The works of Poe were dark and often disturbing. From dismembered corpses, rivals bricked behind cellar walls, murders in back alleys, laments for lost loves, obsessions that drive men – and women! – to madness, his stories have had a profound impact on both the horror and mystery genres to this day. In Quoth the Raven, we invite you to answer the call of the raven and revisit Poe's work, re-imagined for the twenty-first century. Here, the lover of mystery and Gothic horror will find familiar themes in contemporary settings, variations on Poe's tales, and faithful recreations of the author's signature style.
Quoth The Raven was on the preliminary ballot for the 2018 Bram Stoker Award. The anthology also won Best Anthology of 2018 by the Critters Workshop Annual Reader's Poll. I couldn't forgo such quality, so I shoehorned it in. – Kristine Kathryn Rusch
"An amazing collection of Poe-inspired poetry and short stories, just right for giving you a chill and maybe keeping you up at night. It's fun to see some of the classics reimagined for a modern time. Black cats, dead loves, accidents covered up, sins that can't be silenced…"– Goodreads Review
"What a fantastic collection! Creepy and satisfying modern retellings of Edgar Allan Poe's works. They kept me up turning pages and then worrying about monsters in the dark."– Goodreads Review
"Lots of great stories by many talented authors. Whether you are a Poe fan or not, you'll enjoy this book."– Goodreads Review
"These short stories manage to hook you and stir up all kinds of emotions. Highly recommend."– Amazon Review
The Call of The Raven
Once upon a midnight dreary, while I pondered, weak and weary,
Over many a quaint and curious volume of forgotten lore—
While I nodded, nearly napping, suddenly there came a tapping,
As of someone gently rapping, rapping at my chamber door...
For over one hundred and fifty years, the raven has tapped at chamber doors, flown through open windows, and cast its baleful eye upon us from watchful perches. But why do we continue to grant him admittance, this bird who brings in his wake a cast of dying women, mournful lovers, and scheming murderers?
Is it our own fear of death that makes us such curious observers? Our unfulfilled desires for revenge that find us encouraging Montresor as he leads Fortunato down into the catacombs? Do we find comfort for our own grief in sharing Poe's lament for his lost love? Or is it his ventures into the realms of the mind that bring us back to his work?
For there was a side to Poe that left the macabre behind in favor of the psychological, the pseudo-scientific. Who could read The Unparalleled Adventure of One Hans Pfaall and believe it possible that the same hand penned The Pit and the Pendulum? Who reading Berenice (which you should not do before going to bed!) would recognize the author of The Murders in the Rue Morgue and the creator of Auguste Dupin, the less-famous predecessor of Sherlock Holmes? Indeed, many readers consider Poe the father of mystery and psychological-thriller literature.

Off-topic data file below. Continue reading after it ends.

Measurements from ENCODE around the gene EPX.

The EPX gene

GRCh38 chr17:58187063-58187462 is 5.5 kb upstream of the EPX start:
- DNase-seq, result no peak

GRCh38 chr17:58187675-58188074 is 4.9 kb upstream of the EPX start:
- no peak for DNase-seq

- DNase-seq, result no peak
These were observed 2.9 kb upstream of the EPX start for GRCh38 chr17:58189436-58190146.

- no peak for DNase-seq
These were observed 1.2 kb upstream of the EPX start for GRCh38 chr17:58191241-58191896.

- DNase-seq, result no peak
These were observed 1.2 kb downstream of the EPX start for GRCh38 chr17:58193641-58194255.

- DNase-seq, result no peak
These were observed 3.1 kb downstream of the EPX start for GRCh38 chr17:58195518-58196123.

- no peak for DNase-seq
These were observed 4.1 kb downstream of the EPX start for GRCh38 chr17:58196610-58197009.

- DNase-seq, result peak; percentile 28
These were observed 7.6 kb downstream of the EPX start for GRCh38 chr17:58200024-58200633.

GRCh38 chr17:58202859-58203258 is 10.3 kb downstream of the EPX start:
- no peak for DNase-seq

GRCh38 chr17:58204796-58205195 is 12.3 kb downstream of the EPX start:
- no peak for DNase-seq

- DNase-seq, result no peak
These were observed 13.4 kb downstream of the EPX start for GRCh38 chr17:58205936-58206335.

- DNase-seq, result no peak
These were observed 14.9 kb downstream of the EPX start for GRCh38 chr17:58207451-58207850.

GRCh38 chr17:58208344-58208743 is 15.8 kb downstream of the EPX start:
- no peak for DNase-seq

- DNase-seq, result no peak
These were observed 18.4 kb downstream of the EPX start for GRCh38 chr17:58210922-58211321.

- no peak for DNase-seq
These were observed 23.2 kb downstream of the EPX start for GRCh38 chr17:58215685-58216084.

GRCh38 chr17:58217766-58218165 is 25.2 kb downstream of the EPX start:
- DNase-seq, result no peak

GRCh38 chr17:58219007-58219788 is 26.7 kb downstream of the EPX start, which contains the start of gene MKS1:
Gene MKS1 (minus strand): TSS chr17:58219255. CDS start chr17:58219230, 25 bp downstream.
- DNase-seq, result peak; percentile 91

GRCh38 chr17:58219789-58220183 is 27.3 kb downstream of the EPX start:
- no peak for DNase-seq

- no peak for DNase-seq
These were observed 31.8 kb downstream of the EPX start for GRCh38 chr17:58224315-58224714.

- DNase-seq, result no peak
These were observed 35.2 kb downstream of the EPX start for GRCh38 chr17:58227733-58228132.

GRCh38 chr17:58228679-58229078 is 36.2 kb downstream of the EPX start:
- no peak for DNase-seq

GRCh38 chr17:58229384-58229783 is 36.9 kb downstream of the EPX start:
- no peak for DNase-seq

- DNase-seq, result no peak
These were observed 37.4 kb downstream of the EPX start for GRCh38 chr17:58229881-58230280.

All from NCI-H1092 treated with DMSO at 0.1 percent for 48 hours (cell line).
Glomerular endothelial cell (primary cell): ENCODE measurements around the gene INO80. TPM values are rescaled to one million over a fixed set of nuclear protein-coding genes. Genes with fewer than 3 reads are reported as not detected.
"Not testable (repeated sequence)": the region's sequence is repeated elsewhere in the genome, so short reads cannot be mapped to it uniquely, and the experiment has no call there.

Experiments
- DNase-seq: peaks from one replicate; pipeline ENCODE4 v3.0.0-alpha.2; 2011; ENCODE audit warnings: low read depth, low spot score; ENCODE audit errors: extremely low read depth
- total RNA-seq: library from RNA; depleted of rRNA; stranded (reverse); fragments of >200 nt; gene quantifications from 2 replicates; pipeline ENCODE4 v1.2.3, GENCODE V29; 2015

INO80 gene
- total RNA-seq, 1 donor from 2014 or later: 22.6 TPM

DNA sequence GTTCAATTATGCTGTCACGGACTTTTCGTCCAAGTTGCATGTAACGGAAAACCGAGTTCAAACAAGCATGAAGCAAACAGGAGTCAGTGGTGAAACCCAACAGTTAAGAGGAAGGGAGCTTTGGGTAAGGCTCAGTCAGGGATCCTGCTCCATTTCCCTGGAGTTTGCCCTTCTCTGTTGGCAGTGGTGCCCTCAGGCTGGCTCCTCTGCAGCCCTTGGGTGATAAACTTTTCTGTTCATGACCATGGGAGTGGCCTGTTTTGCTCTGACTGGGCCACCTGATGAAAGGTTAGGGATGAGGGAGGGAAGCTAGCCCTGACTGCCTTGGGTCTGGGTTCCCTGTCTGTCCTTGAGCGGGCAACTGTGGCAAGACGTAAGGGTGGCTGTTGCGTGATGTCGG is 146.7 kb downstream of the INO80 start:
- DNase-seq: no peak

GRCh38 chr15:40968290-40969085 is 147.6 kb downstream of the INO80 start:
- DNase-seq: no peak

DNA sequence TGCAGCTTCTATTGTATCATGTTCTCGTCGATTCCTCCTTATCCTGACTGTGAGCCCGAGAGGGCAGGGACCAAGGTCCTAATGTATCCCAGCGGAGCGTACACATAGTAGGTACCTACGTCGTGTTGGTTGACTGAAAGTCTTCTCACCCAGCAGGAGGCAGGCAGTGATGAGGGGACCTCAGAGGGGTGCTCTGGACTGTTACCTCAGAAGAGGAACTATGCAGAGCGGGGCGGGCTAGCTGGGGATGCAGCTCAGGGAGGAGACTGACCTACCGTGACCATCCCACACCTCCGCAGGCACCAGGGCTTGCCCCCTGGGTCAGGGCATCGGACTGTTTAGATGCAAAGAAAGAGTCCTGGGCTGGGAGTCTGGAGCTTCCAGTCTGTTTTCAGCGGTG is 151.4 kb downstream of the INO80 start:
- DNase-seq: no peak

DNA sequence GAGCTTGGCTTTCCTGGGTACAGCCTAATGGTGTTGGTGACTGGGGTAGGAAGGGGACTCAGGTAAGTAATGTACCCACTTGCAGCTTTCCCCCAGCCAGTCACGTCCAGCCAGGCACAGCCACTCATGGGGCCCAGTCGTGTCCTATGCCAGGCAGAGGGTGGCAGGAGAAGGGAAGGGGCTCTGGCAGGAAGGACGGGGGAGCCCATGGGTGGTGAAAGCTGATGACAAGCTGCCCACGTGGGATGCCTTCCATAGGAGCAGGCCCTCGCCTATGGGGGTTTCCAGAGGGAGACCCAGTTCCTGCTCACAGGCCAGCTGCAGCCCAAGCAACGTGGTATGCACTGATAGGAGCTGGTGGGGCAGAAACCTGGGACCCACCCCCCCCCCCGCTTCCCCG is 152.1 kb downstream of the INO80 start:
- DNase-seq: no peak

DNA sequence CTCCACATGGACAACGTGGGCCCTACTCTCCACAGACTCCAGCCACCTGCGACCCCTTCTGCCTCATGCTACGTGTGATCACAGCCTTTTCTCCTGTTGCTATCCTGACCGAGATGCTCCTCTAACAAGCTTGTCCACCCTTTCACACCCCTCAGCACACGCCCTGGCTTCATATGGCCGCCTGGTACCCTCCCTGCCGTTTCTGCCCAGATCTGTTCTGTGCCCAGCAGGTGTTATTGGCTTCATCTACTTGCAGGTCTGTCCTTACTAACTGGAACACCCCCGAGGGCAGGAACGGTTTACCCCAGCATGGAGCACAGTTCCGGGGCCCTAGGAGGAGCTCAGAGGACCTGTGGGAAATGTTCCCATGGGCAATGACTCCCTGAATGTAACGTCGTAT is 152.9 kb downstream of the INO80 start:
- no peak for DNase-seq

From dismembered corpses, rivals bricked behind cellar walls, murders in back alleys, and detectives on the trail of devious villains, the works of Poe were dark and often disturbing, intense and creepy at the same time. They make you question your own sanity (or lack thereof). Yet for all that, his stories have had a profound impact on both the horror and mystery genres to this day.
And then there is the poetry. The melody and beauty of language is manifested so wondrously in poetry, and Poe was a master of the craft, creating poems whose rhymes and patterns are familiar even to those who do not consider themselves to be scholars of the form.
Whatever brings you to Poe, I believe it is the evocative imagery he paints in sometimes hypnotic lines of pen and ink that have captured our imaginations; the sensations of fear, loathing, grief, and despair that have bound his characters to our souls. And I believe it is those same elements that the authors in Quoth the Raven have so thoroughly captured.
Life events prevented me from submitting when Black Mirror Press first announced the idea of an anthology filled with contemporary reimaginings of the works of Edgar Allan Poe, planned for release to coincide with the 169th anniversary of the author's death. So when I saw the notice that Clint and Scott had closed their anthology, I could fully empathize with their decision... And that was when the raven came tapping on my chamber door. "People have already written stories," it whispered. "All that effort shouldn't be allowed to go to waste!" I ignored the raven at first, but it was insistent. I consulted my team, shifted things on the calendar, considered fleeing to a tropical island until the madness wore off. But in the end, I wrote to Clint and Scott, adopting their orphaned project, and put it on the fast-track to publication.
The volume you hold in your hands represents an enormous outpouring of effort on the part of all of the authors involved – and I include those who submitted but were not selected as well. The quantity and quality of the submissions I received was nothing short of amazing. I could have built an entire anthology comprised of reimaginings of Annabel Lee, and the various versions of both The Black Cat and The Cask of Amontillado – and mash-ups of the two – could have filled a second volume. Narrowing the choices to this small set of stories and poems involved many difficult decisions.
In Quoth the Raven, we invite you to answer the call of the raven and revisit Poe's work, re-imagined for the twenty-first century. In these stories, the lover of mystery and Gothic horror will find familiar themes in contemporary settings, variations on Poe's tales, and faithful recreations of the author's signature style.
And when you are finished reading, it is just possible that you'll find the raven has taken his place in your mind and heart as well.
– Lyn Worthen
October 7, 2018